In an effort to offset its legal expenses, the Downtown Roseburg Association will pay the City of Roseburg $10,000 less in contract fees this year.
The association pays the city an annual fee to lease and operate downtown parking infrastructure in exchange for keeping all parking-related revenue collected by ParkSmart. Last year, that fee was $47,500.
On Monday, the City Council unanimously approved a new three-year contract and a fee reduction for the first year — the association will pay $37,500 in 2019-20.
Association Executive Director Susie Johnston-Forte says the fee reduction is necessary to financially stabilize the downtown advocacy organization. She attributes the financial problems to unanticipated legal expenses brought on by former director Alyssa McConnel.
In 2018, McConnel filed a complaint to the Oregon Bureau of Labor and Industries, claiming the association fired her in retaliation for protected whistleblowing activities. McConnel alleged the city received kickbacks from the association in exchange for the parking contract. The bureau dismissed the complaint earlier this year for lack of evidence.
When McConnel filed the complaint, the association contacted its insurance company, who hired an attorney, Johnston-Forte wrote in a May 20 letter to Roseburg Community Development Director Stuart Cowie. The association’s deductible was $10,000 — the amount of its fee reduction to the city.
In April, McConnel filed a lawsuit against the association, making the same complaint.
The lawsuit has been “resolved,” Johnston-Forte said Thursday. She declined to elaborate further on the resolution, because “both parties signed a confidentiality agreement,” she said.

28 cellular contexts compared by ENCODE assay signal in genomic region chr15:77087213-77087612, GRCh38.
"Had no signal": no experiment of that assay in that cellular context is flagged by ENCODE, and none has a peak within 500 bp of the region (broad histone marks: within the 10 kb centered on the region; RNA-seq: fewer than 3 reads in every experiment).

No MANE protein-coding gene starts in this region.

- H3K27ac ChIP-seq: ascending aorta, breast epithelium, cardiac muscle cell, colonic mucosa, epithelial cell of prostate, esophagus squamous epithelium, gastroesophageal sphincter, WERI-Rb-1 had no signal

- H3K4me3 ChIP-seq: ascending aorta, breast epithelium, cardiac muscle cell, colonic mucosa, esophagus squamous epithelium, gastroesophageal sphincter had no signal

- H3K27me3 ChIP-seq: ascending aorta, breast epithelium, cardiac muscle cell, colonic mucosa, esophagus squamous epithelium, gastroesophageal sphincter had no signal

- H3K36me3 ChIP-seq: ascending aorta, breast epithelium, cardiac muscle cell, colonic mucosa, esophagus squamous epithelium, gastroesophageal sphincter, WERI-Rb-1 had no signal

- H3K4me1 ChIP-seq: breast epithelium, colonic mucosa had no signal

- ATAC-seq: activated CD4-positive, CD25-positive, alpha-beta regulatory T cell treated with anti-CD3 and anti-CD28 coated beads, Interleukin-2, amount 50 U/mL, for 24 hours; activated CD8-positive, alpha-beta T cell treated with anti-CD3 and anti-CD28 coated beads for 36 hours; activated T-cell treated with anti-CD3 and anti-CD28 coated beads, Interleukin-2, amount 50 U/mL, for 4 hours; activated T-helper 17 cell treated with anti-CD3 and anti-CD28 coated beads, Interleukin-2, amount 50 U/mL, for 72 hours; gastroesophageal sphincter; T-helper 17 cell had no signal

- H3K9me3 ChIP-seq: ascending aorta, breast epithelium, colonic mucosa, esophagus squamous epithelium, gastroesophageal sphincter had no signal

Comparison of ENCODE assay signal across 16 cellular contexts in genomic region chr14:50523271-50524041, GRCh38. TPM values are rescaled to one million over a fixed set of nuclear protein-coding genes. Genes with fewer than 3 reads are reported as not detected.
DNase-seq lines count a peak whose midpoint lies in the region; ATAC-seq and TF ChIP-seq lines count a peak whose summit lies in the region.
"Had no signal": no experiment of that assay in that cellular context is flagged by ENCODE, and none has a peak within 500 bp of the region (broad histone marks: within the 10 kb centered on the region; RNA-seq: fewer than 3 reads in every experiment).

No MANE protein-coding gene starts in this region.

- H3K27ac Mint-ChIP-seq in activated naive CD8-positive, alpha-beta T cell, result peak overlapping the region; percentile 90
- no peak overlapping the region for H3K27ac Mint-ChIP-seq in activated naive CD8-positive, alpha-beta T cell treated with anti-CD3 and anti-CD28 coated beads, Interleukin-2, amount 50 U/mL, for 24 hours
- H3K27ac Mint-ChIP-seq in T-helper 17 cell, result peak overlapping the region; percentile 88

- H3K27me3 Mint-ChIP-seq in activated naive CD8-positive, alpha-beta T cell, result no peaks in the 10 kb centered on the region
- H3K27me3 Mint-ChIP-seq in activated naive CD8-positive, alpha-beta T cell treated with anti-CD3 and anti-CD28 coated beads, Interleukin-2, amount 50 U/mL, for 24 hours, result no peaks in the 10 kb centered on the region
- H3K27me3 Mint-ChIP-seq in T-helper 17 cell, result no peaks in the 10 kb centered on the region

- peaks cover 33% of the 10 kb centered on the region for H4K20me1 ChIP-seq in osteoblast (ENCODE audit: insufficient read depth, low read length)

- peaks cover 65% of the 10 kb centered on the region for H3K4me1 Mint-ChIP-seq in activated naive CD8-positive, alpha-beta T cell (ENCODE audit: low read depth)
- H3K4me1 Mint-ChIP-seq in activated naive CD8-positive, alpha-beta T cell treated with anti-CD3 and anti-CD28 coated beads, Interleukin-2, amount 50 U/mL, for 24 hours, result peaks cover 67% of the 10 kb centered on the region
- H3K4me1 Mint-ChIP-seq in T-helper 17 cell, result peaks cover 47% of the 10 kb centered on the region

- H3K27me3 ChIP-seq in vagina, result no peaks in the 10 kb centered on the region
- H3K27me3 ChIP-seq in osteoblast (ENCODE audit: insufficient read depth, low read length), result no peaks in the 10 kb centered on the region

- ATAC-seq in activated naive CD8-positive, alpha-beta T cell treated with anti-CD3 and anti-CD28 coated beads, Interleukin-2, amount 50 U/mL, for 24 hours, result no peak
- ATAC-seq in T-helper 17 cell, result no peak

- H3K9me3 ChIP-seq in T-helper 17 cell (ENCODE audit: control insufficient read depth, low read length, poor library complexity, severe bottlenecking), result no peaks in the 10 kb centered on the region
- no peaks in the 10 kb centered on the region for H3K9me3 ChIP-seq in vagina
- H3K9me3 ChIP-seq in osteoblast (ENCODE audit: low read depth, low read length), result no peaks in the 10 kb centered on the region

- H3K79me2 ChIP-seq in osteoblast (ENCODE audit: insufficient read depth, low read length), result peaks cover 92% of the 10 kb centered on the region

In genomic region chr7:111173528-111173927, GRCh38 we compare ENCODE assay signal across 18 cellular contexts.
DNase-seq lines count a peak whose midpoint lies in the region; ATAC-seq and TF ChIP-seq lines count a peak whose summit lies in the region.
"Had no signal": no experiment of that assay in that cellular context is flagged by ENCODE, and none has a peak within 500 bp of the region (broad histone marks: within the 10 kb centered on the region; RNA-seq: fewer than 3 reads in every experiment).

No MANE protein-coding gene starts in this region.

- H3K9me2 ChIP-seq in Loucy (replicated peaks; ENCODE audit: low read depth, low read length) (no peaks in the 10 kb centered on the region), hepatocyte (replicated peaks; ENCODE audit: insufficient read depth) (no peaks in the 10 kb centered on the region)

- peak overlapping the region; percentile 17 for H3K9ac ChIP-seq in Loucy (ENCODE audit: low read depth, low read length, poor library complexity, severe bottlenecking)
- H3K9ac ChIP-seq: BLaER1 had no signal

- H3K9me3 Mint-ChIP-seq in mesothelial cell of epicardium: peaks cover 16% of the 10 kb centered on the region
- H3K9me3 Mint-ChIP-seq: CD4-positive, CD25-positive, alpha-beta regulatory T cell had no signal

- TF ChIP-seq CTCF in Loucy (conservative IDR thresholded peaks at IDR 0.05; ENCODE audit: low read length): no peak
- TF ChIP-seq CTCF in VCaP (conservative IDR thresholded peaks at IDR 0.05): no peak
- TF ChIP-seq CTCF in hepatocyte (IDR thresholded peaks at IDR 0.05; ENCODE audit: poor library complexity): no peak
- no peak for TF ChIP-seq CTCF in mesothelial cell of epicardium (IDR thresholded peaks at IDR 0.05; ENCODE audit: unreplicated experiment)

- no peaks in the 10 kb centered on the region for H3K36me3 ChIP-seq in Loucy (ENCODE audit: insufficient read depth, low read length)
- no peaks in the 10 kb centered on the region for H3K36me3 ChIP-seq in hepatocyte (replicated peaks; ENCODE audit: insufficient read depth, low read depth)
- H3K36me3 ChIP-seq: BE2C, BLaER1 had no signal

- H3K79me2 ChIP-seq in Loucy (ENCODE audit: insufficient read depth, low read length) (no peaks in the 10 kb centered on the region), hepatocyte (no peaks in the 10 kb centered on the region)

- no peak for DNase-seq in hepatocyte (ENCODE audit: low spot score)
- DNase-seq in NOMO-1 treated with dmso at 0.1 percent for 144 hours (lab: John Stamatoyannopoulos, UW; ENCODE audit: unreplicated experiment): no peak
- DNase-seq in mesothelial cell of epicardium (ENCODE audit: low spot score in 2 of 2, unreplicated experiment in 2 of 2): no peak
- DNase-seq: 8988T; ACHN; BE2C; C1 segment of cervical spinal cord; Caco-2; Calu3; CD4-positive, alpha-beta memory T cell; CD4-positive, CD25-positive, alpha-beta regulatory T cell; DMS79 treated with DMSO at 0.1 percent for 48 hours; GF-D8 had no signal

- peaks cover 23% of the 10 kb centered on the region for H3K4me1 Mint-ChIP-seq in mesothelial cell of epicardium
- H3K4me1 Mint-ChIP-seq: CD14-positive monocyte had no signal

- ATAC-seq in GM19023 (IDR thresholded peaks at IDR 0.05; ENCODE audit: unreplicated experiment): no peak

McConnel also declined to comment.
The association’s board of directors recently approved a settlement of “less than $50,000,” Johnston-Forte said in her May 20 letter.
“We felt that the distraction of dealing with this lawsuit, if going forward to litigation, would negatively effect, in a seriously detrimental way, the work we are here to do,” she said. “We feel very confident that this matter will be settled soon.”
Johnston-Forte said additional financial assistance from the city won’t be necessary.
Although the City Council approved the new contract and fee reduction unanimously Monday, multiple councilors suggested inconsistent parking regulation enforcement influenced the association’s financial problems.
“There are those who really work hard to park where they’re really not allowed,” Johnston-Forte said, referring to downtown business owners who illegally park in the free parking spaces intended for customers.
City Councilor Brian Prawitz said he thinks the association would be able to cover legal expenses if people who violate the free parking were ticketed consistently.
“The other day it was awesome,” said Prawitz, who owns a downtown business. “Tried to go to lunch at Alexanders (Greek Cuisine), couldn’t find a place anywhere on any street. I was going to park for half an hour, have some lunch, I think that’s legal. But it was packed, and I couldn’t help but think, ‘how many of those spots were occupied by people that work downtown.’
“I want to see the free parking ordinance enforced equally ... I think if it’s consistent, you’ll cover this easily,” Prawitz said.
Johnston-Forte agreed parking enforcement could be enforced better, and she said the association is working to improve it with ParkSmart. But she disagreed that if parking regulations were consistently enforced, the revenue would have covered the association’s legal expenses.
“I think that’s not correct,” Johnston-Forte said. “The fee reduction is really in response to money that we didn’t anticipate having to expend.”
She said the association has moved on from the recent legal problems and is looking to grow its services through several revenue sources.